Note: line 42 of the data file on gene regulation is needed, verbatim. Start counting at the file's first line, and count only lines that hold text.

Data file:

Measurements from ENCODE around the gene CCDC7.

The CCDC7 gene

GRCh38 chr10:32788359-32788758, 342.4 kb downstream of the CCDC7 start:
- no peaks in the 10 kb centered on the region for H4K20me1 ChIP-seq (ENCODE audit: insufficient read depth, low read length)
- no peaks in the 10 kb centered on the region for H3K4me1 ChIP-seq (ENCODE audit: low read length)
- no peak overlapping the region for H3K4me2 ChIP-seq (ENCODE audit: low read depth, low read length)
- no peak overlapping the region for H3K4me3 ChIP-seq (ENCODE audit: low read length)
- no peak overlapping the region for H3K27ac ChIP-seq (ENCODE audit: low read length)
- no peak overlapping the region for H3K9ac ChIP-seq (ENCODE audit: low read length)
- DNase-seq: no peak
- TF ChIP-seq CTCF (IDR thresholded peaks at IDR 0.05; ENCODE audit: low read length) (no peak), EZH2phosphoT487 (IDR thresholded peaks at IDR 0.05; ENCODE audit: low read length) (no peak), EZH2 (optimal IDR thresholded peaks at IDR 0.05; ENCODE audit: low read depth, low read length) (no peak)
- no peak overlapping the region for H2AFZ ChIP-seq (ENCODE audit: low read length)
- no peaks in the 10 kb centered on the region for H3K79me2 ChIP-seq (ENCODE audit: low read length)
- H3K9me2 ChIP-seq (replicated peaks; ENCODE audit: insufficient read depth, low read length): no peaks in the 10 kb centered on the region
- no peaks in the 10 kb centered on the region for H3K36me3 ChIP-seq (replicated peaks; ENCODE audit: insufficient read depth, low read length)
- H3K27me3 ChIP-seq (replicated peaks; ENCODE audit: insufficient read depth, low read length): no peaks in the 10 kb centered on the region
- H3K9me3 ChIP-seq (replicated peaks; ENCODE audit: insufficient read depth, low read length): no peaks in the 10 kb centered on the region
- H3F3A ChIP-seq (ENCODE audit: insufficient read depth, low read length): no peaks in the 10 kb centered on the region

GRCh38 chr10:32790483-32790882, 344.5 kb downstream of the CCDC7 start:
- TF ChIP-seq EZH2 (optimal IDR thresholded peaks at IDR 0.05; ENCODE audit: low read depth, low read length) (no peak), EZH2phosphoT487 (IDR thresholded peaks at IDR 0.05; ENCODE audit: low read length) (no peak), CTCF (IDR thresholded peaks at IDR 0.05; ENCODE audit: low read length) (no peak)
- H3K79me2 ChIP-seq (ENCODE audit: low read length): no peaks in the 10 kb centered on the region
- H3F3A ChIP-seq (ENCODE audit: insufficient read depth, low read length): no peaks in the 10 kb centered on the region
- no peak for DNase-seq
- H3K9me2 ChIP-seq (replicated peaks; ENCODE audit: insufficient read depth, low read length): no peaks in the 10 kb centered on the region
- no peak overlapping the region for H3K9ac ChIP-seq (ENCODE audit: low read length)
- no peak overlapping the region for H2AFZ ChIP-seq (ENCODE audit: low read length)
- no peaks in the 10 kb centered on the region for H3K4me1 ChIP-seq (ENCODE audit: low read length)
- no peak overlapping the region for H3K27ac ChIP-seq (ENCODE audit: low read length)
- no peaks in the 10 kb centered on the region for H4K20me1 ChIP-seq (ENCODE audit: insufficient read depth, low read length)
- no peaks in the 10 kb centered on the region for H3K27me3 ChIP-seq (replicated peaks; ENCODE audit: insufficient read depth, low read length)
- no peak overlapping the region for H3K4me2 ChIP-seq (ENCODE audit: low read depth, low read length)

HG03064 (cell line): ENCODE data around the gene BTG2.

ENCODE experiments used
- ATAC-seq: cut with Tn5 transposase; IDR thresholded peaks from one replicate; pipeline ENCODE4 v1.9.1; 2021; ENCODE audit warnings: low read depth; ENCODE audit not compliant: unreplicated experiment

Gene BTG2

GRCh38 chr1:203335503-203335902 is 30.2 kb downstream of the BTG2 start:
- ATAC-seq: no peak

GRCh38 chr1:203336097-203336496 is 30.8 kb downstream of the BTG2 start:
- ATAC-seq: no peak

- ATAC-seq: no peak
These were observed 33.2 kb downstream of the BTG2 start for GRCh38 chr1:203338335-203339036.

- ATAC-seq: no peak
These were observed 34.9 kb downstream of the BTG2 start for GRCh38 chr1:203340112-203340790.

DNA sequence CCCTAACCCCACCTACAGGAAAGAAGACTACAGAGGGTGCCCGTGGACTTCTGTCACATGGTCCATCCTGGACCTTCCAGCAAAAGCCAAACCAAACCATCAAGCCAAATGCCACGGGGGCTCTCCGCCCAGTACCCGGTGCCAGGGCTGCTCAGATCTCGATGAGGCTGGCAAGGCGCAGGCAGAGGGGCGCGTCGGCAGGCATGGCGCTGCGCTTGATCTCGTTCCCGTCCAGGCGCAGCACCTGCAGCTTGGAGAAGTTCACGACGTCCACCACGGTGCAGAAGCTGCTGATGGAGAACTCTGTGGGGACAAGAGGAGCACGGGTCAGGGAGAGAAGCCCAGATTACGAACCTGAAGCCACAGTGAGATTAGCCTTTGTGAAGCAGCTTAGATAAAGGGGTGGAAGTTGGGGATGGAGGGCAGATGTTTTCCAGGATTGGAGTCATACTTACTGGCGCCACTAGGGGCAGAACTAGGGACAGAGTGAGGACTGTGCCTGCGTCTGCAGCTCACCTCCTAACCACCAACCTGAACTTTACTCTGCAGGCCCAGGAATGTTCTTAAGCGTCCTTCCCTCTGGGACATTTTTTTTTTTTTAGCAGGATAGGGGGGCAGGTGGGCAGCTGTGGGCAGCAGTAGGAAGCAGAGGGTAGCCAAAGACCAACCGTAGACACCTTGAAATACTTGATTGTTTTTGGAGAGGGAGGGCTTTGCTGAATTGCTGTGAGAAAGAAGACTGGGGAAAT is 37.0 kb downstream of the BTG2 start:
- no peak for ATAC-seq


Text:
- ATAC-seq: no peak